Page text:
Plan for Glasgow's Buchanan Street to have 'one-way system' considered

One of Scotland's busiest shopping streets could be transformed by a ‘one-way system’, with signs and pavement stickers to encourage pedestrians to walk on one side of the road.

As part of their coronavirus response, Glasgow City Council is currently working on plans which could see signs and pavement stickers temporarily put in place on Buchanan Street and other city centre pedestrian precincts.

The idea, similar to one already in place in Cardiff City Centre, is to encourage pedestrians to stay on the left-hand side of the street as far as possible.

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It is believed that by directing the flow of pedestrians, it will be easier to get around and maintain social distancing.

Buchanan Street in Glasgow.Buchanan Street in Glasgow.
Buchanan Street in Glasgow.

The signs and stickers would work alongside the queuing measures already put in place by high street shops.

Under the proposed one-way system, pedestrians would be encouraged to stay on the left-hand side and only cross over to other side if they had to.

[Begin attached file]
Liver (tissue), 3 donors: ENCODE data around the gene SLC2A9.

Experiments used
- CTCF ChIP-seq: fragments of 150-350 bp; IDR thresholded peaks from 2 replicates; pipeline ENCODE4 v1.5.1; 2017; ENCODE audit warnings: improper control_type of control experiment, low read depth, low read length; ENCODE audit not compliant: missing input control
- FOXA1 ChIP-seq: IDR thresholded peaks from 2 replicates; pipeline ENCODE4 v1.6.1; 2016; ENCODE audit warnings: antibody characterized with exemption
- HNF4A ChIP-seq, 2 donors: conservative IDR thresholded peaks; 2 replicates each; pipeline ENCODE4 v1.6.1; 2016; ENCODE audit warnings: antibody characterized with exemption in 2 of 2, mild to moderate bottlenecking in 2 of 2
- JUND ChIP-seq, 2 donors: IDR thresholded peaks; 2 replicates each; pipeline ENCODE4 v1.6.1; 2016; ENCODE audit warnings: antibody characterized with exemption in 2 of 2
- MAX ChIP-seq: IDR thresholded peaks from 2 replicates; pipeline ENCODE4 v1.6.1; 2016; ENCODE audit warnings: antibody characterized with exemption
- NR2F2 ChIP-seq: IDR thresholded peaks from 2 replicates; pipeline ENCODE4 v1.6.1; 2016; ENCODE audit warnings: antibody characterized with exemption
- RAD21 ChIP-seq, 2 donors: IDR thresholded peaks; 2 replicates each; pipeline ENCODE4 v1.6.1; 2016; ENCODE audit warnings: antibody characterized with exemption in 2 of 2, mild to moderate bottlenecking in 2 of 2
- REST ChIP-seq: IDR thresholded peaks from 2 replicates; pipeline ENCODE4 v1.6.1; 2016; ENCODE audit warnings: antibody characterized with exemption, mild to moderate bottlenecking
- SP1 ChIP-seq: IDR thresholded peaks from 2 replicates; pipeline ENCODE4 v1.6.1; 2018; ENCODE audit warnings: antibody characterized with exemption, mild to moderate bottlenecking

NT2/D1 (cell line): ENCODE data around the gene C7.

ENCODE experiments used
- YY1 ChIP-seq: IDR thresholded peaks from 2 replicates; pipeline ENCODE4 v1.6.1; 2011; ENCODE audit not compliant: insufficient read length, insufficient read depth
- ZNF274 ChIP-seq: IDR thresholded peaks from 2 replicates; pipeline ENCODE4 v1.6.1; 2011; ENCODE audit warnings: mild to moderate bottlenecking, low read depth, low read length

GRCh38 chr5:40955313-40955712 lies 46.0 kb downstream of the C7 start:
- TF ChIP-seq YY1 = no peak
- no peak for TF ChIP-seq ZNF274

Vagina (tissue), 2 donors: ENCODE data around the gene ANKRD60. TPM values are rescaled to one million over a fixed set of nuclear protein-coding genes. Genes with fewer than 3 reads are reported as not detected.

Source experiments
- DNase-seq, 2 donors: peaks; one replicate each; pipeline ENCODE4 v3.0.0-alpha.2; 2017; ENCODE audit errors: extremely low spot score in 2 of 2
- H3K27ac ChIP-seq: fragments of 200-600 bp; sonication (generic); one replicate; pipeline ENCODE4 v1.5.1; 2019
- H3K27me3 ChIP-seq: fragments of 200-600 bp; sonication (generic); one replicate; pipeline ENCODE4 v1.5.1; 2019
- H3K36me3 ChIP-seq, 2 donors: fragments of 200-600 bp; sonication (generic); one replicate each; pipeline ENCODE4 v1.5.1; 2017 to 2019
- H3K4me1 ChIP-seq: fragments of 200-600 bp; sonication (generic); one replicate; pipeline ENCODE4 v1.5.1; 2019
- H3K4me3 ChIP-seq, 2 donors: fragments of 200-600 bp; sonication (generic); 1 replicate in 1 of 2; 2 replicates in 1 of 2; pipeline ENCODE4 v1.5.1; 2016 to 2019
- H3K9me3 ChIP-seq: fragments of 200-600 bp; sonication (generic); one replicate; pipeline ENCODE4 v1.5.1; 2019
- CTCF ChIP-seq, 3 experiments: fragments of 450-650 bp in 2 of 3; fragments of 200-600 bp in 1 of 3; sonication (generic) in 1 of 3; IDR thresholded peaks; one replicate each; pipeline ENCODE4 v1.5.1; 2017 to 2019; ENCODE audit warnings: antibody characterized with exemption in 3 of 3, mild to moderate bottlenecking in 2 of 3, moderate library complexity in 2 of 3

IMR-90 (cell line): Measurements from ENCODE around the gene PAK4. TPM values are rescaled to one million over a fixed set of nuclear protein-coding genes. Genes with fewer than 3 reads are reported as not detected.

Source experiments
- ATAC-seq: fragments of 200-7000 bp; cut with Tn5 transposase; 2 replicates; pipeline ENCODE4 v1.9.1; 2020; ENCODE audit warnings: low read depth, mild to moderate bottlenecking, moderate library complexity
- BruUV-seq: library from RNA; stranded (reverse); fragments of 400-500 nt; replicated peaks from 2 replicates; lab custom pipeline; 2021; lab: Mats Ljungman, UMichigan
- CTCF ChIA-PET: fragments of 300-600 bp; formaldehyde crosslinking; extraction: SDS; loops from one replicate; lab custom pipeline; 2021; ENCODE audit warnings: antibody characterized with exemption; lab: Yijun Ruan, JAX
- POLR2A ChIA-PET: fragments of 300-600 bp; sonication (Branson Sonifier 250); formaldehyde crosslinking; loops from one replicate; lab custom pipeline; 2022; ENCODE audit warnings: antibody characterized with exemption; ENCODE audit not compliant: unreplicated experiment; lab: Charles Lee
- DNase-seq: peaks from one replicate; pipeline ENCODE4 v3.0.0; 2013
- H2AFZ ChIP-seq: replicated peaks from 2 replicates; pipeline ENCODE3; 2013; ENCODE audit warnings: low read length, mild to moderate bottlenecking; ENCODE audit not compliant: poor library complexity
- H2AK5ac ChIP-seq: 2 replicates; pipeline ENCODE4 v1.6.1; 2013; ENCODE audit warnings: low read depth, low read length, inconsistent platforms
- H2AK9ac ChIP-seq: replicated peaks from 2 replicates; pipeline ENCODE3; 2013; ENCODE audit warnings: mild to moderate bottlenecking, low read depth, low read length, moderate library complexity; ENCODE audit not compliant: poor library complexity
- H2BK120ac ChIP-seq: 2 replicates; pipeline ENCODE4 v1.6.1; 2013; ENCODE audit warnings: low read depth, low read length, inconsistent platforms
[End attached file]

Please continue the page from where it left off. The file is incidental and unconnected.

Council officers are still working on the details of the scheme, which is still at an early stage.

Measures are also being taken by the City of Edinburgh Council.

On Monday, non-essential shops in Scotland reopened and shopping centres will be allowed to open fully from 15 July.

First Minister Nicola Sturgeon is expected to speak about social distancing and whether it may be relaxed at her daily news briefing on Thursday.

New rules for customers

With some non essential retailers across Scotland now permitted to reopen, the Scottish Retail Consortium (SRC) trade body, along with trade union Usdaw and the Scottish Government, are encouraging people to follow these five steps for “considerate shopping”:

- Queue considerately

- Maintain social distancing

- Follow instructions inside and outside shops

- Follow hygiene measures

- Be respectful to staff

You should also wear a face covering as well when shopping.

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The Scottish government website states: “When you enter enclosed spaces, where physical distancing is more difficult and where there is a risk of close contact with multiple people who are not members of your household, you should wear a face covering.

“Examples include: entering shops or businesses; visits to a care home for the elderly; visits to adult hospitals as an outpatient; and GP surgeries or pharmacies where it is not always possible to maintain a two metre distance from other people.”

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